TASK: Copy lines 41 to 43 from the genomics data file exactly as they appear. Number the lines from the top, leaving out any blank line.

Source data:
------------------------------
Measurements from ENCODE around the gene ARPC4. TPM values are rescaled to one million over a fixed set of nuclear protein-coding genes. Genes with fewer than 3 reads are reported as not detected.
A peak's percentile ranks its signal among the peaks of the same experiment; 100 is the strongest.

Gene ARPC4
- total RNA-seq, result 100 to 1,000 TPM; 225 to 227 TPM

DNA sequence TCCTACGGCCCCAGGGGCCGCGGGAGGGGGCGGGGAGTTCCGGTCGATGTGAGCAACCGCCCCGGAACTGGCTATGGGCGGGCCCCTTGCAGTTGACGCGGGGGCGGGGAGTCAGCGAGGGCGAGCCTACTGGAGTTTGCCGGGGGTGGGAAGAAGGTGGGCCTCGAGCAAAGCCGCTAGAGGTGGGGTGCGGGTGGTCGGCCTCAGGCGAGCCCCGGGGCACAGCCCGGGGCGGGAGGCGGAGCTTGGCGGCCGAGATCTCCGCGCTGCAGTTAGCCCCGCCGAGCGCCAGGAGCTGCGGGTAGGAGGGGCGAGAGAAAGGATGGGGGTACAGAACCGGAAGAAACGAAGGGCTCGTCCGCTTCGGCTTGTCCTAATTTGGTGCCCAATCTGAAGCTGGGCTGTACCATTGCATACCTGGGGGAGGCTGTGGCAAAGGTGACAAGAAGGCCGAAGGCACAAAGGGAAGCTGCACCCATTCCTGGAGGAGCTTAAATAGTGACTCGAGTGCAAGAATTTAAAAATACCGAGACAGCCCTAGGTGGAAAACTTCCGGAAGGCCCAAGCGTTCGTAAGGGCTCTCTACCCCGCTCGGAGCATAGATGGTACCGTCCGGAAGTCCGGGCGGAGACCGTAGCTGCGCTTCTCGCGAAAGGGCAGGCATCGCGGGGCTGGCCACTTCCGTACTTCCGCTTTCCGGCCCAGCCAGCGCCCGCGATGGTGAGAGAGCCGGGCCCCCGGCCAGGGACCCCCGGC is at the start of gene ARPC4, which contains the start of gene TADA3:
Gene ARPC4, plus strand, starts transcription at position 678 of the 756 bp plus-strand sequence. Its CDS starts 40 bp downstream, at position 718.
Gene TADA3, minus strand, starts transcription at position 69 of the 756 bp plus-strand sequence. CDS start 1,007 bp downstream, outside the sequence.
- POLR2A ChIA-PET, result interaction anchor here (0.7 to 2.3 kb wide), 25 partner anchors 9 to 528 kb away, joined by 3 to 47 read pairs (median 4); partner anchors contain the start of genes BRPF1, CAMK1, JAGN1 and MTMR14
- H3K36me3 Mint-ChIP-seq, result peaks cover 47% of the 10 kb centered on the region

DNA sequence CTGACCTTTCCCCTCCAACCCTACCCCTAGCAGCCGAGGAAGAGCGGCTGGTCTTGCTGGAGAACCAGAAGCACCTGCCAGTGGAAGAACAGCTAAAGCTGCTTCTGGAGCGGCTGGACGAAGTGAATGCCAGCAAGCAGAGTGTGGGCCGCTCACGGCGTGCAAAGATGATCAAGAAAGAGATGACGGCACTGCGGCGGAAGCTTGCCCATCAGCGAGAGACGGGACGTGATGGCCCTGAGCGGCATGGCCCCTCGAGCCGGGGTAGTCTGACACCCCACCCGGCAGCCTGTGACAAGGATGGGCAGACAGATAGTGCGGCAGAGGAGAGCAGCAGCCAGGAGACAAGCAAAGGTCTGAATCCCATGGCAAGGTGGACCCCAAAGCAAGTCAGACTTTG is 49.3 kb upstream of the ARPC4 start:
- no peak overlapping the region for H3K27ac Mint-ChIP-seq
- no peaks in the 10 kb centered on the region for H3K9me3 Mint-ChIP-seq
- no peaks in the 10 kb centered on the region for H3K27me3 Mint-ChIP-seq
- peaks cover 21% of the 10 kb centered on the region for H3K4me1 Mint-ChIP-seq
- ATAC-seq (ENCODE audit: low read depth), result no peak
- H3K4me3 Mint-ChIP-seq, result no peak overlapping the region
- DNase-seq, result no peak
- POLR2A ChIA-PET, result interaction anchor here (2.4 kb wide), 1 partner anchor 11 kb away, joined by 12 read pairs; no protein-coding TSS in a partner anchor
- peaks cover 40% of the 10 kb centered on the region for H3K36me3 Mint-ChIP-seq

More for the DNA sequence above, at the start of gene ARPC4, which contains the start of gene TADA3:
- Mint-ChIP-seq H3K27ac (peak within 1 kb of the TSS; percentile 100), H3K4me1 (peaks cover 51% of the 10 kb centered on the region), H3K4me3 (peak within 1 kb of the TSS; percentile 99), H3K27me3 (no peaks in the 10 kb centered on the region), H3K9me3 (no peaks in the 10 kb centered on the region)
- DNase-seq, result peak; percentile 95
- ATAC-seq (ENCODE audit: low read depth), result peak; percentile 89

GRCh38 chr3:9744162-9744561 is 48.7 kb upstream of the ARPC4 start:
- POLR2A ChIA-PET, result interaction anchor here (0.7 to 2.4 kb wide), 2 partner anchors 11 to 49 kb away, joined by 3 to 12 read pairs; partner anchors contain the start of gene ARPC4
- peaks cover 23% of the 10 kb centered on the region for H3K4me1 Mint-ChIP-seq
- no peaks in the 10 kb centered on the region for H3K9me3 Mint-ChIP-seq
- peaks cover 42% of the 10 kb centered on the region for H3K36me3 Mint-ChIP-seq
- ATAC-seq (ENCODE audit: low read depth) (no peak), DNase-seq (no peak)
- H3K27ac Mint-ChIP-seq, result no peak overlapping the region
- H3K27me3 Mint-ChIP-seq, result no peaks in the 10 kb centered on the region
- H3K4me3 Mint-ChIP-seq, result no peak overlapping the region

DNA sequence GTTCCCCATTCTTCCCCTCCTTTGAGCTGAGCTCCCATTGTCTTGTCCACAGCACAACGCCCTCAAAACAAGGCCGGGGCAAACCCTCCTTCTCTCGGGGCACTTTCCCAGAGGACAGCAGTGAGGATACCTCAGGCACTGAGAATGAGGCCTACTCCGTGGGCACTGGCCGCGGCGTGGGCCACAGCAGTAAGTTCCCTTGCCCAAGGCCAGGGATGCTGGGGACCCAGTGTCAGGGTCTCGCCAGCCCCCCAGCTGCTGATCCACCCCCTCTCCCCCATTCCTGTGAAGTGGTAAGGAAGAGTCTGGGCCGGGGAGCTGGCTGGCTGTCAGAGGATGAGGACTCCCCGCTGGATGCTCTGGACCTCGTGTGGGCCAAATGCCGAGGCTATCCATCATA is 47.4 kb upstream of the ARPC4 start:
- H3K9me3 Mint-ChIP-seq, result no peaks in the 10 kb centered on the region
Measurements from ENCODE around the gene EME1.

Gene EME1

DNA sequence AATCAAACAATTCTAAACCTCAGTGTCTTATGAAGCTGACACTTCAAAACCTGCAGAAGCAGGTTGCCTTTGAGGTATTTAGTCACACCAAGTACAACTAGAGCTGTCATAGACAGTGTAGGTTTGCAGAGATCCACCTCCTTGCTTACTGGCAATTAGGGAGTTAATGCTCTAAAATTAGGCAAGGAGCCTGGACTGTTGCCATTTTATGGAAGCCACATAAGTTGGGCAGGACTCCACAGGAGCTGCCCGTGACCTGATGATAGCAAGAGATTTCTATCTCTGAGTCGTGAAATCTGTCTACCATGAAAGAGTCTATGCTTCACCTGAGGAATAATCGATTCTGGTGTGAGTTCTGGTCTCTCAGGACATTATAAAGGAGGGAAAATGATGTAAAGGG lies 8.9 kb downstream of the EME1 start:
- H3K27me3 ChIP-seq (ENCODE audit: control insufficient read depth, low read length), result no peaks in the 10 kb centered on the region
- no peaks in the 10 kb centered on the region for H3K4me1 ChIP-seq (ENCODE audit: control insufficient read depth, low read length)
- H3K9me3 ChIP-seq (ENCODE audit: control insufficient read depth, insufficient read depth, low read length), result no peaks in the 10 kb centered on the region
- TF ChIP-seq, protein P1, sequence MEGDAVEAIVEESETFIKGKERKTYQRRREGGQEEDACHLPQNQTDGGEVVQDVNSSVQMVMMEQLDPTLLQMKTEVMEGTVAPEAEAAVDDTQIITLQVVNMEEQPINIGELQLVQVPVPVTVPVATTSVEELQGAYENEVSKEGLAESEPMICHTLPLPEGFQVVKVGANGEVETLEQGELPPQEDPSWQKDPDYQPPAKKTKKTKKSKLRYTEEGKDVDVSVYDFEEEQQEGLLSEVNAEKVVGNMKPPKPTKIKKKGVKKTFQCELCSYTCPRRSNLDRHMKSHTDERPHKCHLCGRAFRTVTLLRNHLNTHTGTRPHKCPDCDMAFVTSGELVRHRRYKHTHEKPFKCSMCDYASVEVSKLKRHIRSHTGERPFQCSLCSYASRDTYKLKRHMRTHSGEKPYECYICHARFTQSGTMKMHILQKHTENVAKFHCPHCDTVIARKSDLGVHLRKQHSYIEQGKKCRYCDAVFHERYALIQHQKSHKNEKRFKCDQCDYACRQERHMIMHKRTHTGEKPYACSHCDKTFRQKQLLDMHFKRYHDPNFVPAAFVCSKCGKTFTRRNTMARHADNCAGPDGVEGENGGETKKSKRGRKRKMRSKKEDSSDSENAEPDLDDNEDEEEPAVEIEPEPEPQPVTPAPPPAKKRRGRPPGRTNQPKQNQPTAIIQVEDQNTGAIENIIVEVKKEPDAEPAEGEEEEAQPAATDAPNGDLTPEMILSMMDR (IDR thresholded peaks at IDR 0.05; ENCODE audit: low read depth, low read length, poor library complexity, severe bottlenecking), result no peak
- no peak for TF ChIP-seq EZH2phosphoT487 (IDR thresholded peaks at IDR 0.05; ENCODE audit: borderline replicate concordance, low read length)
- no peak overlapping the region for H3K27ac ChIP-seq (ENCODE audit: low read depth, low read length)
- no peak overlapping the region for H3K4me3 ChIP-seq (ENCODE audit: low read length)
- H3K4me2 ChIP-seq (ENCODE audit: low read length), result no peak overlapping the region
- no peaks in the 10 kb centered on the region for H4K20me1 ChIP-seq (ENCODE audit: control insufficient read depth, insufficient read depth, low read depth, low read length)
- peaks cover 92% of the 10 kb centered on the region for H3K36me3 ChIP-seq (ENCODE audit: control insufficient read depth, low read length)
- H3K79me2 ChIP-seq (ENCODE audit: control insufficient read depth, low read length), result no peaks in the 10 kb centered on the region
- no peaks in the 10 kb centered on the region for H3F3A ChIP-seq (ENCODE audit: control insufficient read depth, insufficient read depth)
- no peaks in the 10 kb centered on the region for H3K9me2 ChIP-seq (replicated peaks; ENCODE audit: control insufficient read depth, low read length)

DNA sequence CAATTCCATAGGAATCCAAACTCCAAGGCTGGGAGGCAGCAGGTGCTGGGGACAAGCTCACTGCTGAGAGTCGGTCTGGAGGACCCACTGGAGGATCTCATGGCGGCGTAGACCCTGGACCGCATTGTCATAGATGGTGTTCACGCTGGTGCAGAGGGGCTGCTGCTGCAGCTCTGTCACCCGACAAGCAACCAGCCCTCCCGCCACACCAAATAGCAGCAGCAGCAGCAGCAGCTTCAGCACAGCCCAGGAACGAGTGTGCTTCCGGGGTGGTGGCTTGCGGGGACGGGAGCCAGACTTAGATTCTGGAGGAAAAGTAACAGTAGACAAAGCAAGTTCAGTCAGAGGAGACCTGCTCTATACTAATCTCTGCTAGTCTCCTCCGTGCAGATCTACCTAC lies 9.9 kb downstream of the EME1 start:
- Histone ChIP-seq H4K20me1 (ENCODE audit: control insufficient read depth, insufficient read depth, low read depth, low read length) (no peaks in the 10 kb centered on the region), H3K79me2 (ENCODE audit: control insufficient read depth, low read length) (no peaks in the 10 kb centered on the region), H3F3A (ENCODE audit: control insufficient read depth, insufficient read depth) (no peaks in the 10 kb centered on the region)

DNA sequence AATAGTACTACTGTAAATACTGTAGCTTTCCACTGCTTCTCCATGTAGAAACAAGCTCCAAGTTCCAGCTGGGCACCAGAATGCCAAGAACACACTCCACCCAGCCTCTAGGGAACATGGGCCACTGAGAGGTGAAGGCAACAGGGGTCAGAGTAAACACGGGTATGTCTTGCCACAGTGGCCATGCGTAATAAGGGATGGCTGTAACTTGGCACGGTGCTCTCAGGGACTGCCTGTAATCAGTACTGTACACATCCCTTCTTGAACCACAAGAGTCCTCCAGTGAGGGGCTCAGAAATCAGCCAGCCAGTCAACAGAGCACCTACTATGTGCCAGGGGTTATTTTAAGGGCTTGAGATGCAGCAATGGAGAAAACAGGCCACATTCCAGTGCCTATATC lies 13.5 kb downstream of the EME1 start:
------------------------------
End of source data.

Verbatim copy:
- TF ChIP-seq, protein P1, sequence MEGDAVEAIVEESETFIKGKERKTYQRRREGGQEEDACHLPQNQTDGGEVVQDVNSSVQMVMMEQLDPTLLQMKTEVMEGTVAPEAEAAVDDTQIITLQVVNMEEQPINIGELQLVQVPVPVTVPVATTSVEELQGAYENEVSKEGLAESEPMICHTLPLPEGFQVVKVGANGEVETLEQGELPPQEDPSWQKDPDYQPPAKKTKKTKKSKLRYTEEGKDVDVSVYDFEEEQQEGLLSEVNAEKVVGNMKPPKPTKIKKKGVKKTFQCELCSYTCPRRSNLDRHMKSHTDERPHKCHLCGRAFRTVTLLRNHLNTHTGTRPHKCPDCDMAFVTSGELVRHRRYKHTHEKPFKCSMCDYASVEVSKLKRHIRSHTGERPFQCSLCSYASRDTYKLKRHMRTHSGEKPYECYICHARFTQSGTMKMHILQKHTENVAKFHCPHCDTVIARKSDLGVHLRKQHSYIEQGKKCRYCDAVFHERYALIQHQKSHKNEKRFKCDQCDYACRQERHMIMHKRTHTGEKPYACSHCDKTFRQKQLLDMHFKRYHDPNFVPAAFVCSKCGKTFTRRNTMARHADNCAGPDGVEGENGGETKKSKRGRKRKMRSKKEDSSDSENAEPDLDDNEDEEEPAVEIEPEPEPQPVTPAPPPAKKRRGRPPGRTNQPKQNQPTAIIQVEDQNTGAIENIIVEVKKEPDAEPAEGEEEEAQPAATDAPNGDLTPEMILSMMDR (IDR thresholded peaks at IDR 0.05; ENCODE audit: low read depth, low read length, poor library complexity, severe bottlenecking), result no peak
- no peak for TF ChIP-seq EZH2phosphoT487 (IDR thresholded peaks at IDR 0.05; ENCODE audit: borderline replicate concordance, low read length)
- no peak overlapping the region for H3K27ac ChIP-seq (ENCODE audit: low read depth, low read length)